One of the challenges genealogists in the Netherlands have, is the lack of education. There are only a couple of books that explain how to research family history in the Netherlands, mainly focused on sources like civil records, population registers, court records and notarial records. Specific literature about methodology does not exist. Many organizations – like archives, libraries and historical societies – offer courses for beginners. Seasoned genealogists have a hard time finding literature, courses or other ways to develop their skills. Let alone those who intend to become a genealogy professional.
When I started my business in 2015, I was in a similar position. For years I had been the teacher. I gave dozens of lectures in the Netherlands and Belgium and hundreds of genealogists attended my courses. Now that genealogy had become my new profession, I wanted to be the student. I was eager to learn new things, for example about (proper) source citations, document analysis or client reports.
I looked around on the internet and compared several programs: Strathclyde and Dundee in Scotland, Boston University and Brigham Young in the United States and the National Institute for Genealogical Studies in Canada. At that moment I was still working for a boss for three days in a week. I needed a program that gave me the opportunity to take classes in my own pace. In the end, I chose the National Institute. As a professional genealogist in the Netherlands I was not into the country-specific programs. I started with the Professional Development Certificate. Four years and forty courses later, I graduated in June 2019. The first European genealogist to finish this program. I liked the courses of the National Institute so much that I signed up for the English Records Certificate. I am still working on those courses and hope to finish some time this year.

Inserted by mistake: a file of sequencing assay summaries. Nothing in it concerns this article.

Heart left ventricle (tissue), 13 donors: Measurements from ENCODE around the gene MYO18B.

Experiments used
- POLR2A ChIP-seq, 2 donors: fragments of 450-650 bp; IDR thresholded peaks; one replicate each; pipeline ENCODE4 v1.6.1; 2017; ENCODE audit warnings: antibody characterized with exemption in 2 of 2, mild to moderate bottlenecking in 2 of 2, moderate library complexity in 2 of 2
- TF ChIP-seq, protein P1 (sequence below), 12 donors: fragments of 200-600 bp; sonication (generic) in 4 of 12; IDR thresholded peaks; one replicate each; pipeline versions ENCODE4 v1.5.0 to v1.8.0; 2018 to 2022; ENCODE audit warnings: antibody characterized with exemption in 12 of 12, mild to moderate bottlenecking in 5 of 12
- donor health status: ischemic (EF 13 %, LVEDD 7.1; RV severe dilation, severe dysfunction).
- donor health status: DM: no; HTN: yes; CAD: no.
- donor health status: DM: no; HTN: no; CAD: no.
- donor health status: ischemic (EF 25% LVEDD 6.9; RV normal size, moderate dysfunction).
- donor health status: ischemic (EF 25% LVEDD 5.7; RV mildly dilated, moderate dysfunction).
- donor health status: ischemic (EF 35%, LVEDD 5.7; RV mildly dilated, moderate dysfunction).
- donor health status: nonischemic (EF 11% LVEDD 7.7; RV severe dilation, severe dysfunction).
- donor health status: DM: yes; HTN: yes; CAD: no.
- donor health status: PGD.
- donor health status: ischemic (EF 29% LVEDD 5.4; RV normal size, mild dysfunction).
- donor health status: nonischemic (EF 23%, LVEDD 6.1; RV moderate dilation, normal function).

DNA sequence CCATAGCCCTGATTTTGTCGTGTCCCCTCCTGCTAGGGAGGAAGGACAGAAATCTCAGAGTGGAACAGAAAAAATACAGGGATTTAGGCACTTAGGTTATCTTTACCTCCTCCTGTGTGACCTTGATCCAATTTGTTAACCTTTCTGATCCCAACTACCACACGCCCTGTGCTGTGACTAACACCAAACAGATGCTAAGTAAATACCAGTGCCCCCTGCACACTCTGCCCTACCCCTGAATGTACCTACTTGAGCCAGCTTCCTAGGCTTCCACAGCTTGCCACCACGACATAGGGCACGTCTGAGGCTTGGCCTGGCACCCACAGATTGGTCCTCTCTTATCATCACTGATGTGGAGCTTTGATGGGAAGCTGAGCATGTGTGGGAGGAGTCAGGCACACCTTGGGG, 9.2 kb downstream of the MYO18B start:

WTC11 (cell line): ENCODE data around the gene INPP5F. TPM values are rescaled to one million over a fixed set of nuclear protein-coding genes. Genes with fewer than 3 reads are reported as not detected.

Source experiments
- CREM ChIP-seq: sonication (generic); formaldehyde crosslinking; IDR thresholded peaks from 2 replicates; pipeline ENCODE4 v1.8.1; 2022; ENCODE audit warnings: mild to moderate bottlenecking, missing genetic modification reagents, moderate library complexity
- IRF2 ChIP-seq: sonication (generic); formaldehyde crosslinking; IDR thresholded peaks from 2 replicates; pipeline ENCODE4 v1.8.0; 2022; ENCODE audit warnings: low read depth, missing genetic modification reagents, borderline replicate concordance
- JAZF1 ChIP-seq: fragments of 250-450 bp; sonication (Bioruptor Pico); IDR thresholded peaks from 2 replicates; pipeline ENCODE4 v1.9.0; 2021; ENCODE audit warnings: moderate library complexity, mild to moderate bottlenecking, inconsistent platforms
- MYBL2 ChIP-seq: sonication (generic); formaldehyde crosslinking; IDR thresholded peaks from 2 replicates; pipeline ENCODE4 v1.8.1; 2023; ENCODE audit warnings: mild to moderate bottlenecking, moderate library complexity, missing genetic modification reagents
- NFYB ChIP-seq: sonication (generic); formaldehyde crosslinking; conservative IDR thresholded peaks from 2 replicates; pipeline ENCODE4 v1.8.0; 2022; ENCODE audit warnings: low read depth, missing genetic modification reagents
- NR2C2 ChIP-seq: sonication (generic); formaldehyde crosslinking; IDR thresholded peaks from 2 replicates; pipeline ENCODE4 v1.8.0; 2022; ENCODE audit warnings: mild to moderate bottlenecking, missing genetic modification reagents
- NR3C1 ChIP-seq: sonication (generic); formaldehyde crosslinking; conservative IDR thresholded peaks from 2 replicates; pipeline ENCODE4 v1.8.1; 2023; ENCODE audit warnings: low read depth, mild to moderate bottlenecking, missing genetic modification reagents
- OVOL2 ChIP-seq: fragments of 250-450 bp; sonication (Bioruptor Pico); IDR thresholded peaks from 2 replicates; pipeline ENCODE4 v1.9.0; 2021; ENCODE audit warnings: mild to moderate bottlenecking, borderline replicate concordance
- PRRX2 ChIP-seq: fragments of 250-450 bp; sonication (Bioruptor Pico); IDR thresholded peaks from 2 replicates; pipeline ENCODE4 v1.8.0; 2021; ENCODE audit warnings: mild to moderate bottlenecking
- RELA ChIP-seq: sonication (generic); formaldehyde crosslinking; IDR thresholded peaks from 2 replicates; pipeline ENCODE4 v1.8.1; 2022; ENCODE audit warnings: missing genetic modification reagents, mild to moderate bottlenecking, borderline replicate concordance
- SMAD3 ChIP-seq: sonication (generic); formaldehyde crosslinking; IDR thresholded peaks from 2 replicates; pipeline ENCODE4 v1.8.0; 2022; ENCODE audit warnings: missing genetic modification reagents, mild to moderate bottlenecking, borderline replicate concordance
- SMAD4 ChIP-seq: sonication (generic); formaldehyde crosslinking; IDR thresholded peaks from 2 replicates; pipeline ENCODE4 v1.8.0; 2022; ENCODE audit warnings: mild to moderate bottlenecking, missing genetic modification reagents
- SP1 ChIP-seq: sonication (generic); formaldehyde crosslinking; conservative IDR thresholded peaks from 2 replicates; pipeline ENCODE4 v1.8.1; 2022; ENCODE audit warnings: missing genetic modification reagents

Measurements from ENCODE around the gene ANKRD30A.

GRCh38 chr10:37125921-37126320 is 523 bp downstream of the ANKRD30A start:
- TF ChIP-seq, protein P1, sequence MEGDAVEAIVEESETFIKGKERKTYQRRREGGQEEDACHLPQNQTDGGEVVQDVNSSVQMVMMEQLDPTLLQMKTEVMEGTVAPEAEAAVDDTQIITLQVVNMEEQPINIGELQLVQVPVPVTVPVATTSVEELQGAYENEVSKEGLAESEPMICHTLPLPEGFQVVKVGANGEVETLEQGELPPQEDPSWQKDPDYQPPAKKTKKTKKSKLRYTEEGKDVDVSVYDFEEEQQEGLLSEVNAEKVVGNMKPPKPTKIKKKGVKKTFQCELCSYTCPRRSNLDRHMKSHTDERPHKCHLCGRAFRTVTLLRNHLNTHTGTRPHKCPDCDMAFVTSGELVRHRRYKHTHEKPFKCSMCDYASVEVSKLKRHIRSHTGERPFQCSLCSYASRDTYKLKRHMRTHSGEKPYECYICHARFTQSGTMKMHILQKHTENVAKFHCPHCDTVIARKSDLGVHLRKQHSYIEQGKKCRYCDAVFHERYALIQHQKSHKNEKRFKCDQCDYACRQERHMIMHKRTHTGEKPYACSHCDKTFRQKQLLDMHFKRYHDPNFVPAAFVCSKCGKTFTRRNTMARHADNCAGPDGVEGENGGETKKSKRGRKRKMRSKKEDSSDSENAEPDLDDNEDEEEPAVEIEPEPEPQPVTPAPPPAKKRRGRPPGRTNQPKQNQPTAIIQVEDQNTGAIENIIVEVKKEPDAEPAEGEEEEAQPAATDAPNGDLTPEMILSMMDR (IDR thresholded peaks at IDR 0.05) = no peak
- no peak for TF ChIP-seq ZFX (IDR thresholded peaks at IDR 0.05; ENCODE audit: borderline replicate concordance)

Next step was to purchase some books. Professional Genealogy, Evidence Explained, Mastering Genealogical Proof, Mastering Genealogical Documentation and The Family Tree Guide to DNA Testing and Genetic Genealogy were the first on my list. Many followed. I also took a subscription to Legacy Family Tree Webinars and watched several of their (instructional) webinars.
The Association of Professional Genealogists – more about professional affiliations in a future article – expects its members spend at least 12 hours per YEAR on Continuing Professional Education. That is really not too much: a conference, some books and a few webinars already require a multiple of 12 hours. At the moment – taking the National Institute courses – I spend about at least 12 hours per MONTH on continuing education.
Education is not only a must for professionals, every serious genealogist should be willing to expand his or her knowledge and to follow discussions, trends and developments. Good news for Dutch genealogists: later this month a new organization for genealogical education in the Netherlands will open its (virtual) doors. Stay tuned!
Today’s giveaway will help you expand your genealogy knowledge! It is a… $20 discount on an annual subscription for Genealogy Guys Learn. This wonderful website offers genealogy courses, videos and webinars on a beginner, intermediate and expert level.
The question to win this discount is: What is the name of the first certificate I earned from the National Institute for Genealogical Studies? Send me the answer in an email or through a private message on social media. Do not be afraid: it is all for free (it is a party after all!) and there are no strings attached.
Will you do me a favor and share my posts on social media so that more people get the chance to enter my contests? The more the merrier!